How do I manage asparagus beetles?


How do I manage asparagus beetles?


Two closely related insect pests, the asparagus beetle and the spotted asparagus beetle, occasionally attack asparagus plantings in Iowa. When asparagus shoots appear in spring, these beetles emerge from their sheltered, overwintering locations to chew on the tips and spears. Beetle-damaged shoots are disfigured, scarred, and brown in color, making them unappealing. After the last harvest of the season, asparagus beetles feed on the fern-like growth. Significant defoliation weakens plants, reducing spear production in the following year. 

Both species of the asparagus beetle are oval-shaped and about 6 mm (.25 inch) long. The asparagus beetle is brilliant, metallic blue-black, with six large, square, yellowish spots. The spotted asparagus beetle is reddish orange with 12 black spots. The beetles lay eggs on asparagus shoots. Larvae of the asparagus beetle are dark green to gray, black-headed, grub-like, and about 6 mm (.25 inch) long. Larvae feed on the shoot tips and foliage. Larvae of the spotted asparagus beetle are similar in size and appearance to larvae of the asparagus beetle but orange in color. They bore and feed on the berries of the asparagus.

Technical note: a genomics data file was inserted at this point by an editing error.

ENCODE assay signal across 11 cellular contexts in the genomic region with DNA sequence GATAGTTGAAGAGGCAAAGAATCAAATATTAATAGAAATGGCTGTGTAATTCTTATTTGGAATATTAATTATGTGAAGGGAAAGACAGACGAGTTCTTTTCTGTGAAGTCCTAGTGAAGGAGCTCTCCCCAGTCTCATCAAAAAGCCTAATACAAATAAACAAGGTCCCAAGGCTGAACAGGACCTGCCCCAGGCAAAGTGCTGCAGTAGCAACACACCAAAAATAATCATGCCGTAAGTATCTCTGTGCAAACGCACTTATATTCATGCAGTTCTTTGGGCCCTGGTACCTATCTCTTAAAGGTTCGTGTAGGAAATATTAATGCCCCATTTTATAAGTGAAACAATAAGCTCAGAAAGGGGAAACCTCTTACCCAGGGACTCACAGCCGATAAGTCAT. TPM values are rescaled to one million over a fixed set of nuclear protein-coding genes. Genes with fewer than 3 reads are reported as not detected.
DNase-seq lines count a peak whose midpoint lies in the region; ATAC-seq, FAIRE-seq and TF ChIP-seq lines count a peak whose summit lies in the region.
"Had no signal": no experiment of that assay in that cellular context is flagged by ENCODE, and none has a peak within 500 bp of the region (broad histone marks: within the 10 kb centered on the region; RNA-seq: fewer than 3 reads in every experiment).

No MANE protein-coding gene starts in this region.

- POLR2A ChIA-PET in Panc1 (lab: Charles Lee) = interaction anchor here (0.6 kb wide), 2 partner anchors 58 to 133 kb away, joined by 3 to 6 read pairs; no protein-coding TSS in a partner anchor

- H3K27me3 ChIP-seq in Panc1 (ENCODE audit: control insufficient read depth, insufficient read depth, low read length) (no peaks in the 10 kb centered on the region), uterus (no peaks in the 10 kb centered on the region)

Keeping weeds and debris out of asparagus plantings reduces sites for adult beetles to overwinter. A prompt and complete harvest also helps prevent the establishment of larvae. Handpicking may be an appropriate control if the asparagus planting is small and only a small number of beetles are present. Populations of the spotted asparagus beetle larvae can be reduced by gathering and destroying infested berries. 

Encouraging natural predators can significantly reduce asparagus beetle populations.  Lady beetle larvae and a specific species of parasitic wasp feed on the larvae.  Eliminate pesticide use to encourage these beneficial insects, as pesticides kill beneficial predators, parasites, and pests.  Natural and domestic predators (ducks, chickens) can help slow population buildup during the summer. 

Several insecticide dusts or sprays can be applied to spears or foliage when significant numbers of adults or larvae are present (more than 50% of spears with larvae on them). Check the label to be sure the product is labeled for use on asparagus to control asparagus beetle.  Also check carefully the number of days required to wait between insecticide application and harvest.  Effective pesticides often have active ingredients such as malathion, carbaryl, pyrethroids, pyrethrins, neem, and spinosad.

Last updated on
May 16, 2024